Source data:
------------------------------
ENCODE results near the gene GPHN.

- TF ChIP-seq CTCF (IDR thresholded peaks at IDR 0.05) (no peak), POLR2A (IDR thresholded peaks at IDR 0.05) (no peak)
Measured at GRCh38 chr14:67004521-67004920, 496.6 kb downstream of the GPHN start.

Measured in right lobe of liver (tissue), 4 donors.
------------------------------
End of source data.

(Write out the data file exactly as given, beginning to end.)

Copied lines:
ENCODE results near the gene GPHN.

- TF ChIP-seq CTCF (IDR thresholded peaks at IDR 0.05) (no peak), POLR2A (IDR thresholded peaks at IDR 0.05) (no peak)
Measured at GRCh38 chr14:67004521-67004920, 496.6 kb downstream of the GPHN start.

Measured in right lobe of liver (tissue), 4 donors.